Having been ripped out of the public eye, Ofglen’s journey begins in a gleaming white prison, her voice stolen by a Hannibal Lecter-like mouth guard that remains in place until the episode’s closing moments. “That forced me to make very distinct choices in expressing emotion,” Bledel says about having to give an essentially silent performance. “I had to be very deliberate and clear about what Ofglen is thinking with my eyes and my physicality.” Literally manhandled from the moment she’s ushered through the prison doors, Ofglen has no sense of what awaits her and neither do viewers — whether we’ve read the book or not. “Right away, I could feel her plight. Even though she’s probably the most informed Handmaid out of anybody, because she has information she’s not supposed to have about the Commanders, she has no idea what’s going to happen to her,” Bledel says. “There are things in this world that she can’t even imagine.”
It’s that fear of the unknown that drives Ofglen to bravely fight back with the only commodity she has at hand: sex. In the hallway prior to her hearing, she tentatively reaches her hand out to touch her male guard’s crotch, silently suggesting what she’s willing to offer in exchange for her freedom. And Bledel points out that if you look closely at the way director Reed Morano frames the scene, you’ll notice an “Exit” sign deliberately positioned behind the guard’s head, putting into words the thoughts that are running through her mind. “That Exit sign is just out of the corner of her eye, and she thinks, ‘I’m going to get past this guard.’ She’s still trying to find a way to survive, even though she’s fighting against such huge odds.”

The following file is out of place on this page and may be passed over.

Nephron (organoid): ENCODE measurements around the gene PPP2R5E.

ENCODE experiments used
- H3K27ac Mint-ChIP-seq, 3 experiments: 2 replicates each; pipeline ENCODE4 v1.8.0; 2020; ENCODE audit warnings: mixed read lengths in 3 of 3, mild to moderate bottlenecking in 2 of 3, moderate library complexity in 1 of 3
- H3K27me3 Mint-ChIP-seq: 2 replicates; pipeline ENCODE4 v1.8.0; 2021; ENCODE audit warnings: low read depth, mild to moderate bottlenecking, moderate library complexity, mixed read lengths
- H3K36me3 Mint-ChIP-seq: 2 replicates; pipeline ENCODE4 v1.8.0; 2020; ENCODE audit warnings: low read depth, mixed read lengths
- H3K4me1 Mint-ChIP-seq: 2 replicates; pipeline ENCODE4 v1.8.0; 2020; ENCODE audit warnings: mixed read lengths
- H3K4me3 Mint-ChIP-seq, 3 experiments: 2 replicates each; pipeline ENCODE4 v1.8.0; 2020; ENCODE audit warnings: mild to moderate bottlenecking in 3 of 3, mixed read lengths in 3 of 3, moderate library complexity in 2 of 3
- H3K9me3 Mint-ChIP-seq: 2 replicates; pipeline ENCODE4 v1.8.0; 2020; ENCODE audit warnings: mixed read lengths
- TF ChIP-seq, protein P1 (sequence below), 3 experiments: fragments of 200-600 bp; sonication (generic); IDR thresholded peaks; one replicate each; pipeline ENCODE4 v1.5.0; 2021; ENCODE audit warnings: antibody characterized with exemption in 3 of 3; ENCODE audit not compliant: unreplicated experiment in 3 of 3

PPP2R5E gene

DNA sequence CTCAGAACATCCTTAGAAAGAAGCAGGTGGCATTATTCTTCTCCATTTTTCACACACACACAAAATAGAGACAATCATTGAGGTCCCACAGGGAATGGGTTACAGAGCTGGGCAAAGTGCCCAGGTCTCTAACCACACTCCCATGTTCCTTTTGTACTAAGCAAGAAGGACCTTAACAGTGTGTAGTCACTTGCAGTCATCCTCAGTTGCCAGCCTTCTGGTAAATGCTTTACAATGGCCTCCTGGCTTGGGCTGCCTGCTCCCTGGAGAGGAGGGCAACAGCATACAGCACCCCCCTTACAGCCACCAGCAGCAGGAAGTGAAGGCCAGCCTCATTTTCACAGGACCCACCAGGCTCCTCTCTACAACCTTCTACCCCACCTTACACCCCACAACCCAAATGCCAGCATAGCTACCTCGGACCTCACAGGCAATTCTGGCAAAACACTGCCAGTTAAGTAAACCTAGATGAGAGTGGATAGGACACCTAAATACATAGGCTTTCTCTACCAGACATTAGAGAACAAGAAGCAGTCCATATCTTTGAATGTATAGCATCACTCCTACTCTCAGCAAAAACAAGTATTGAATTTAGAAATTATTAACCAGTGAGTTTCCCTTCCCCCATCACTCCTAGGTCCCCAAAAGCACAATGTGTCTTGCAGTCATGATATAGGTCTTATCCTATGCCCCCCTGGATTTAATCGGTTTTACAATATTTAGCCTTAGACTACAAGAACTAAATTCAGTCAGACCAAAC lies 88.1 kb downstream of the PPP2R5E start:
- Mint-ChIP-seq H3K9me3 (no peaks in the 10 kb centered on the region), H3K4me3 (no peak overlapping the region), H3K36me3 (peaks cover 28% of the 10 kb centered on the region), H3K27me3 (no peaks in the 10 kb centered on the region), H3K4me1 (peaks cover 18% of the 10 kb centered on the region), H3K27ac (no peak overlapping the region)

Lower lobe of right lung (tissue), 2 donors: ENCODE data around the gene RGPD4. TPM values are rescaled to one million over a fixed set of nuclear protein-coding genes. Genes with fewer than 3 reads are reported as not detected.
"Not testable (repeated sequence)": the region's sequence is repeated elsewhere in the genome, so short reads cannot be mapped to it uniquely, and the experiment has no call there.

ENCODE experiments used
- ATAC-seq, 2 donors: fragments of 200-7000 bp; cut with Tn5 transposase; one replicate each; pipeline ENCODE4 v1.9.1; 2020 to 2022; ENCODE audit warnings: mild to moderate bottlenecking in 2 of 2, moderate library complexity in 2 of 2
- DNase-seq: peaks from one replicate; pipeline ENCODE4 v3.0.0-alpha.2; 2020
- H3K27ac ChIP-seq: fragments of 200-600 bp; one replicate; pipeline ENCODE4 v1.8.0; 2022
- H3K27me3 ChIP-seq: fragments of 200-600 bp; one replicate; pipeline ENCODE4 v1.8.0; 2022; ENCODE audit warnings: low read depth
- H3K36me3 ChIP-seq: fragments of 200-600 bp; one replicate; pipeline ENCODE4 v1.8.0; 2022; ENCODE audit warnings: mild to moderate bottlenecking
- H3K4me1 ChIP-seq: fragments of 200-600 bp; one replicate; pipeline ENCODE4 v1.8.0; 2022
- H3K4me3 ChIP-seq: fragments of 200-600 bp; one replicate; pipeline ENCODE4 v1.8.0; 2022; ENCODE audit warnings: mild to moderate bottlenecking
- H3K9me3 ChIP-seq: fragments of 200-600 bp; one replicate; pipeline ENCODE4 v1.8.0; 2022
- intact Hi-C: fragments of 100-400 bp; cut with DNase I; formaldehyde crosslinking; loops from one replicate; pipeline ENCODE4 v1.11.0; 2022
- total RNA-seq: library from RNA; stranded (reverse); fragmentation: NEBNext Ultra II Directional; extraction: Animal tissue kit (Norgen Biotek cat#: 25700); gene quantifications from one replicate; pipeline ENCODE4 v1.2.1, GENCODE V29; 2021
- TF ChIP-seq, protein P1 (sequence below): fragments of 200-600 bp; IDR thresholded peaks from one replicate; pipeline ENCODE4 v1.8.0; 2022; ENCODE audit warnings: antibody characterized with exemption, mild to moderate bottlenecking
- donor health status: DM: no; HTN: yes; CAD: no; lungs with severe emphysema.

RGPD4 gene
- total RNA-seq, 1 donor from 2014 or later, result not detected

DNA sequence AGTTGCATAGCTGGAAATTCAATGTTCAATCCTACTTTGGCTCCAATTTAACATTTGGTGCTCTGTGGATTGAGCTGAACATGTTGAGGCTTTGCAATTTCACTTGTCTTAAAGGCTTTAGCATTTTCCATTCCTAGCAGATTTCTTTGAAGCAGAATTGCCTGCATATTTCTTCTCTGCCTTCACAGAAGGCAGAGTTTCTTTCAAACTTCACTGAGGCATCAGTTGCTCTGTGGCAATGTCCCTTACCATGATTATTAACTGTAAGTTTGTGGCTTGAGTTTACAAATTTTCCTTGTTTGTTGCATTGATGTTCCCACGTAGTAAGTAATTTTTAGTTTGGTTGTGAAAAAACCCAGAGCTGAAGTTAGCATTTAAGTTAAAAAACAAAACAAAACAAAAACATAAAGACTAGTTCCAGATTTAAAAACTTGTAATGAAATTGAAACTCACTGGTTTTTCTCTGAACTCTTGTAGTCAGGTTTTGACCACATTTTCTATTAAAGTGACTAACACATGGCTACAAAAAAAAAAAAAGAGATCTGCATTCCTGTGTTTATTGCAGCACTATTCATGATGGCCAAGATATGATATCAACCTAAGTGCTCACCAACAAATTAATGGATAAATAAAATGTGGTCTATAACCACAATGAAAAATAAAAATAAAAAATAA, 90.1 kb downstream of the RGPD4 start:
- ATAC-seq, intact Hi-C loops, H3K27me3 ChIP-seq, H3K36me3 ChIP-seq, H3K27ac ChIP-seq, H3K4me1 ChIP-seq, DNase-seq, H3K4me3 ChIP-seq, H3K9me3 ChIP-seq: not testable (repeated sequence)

Ofglen’s desperate proposition, which fails resoundingly, is all the more significant based on what we learn about her past when she comes before the court. Standing next to an already-convicted Martha, Ofglen is found guilty of “gender treachery,” Gilead legalese for “gay.” And even though the state views that as a sin that merits being “sent to an eternity of suffering,” she’s instead sentenced to a “Redemption” that turns out to be anything but. First, though, she has to witness what her fate could have been. Shoved into the back of a van alongside the Martha, they’re driven to a construction site where the other woman has a noose slipped over her neck and is slowly hoisted into the air via a crane. (While not explicitly specified, it’s very possible that this Martha is the woman Oflgen stands accused of “gender treachery” with. That would account for the way they clutch each other’s hands tightly while in the van together.) This execution plays out in one extended take, with Ofglen observing it all through the van doors — an effect that almost makes it feel as if she’s watching this horrific event being acted out on a TV screen as opposed to happening in reality.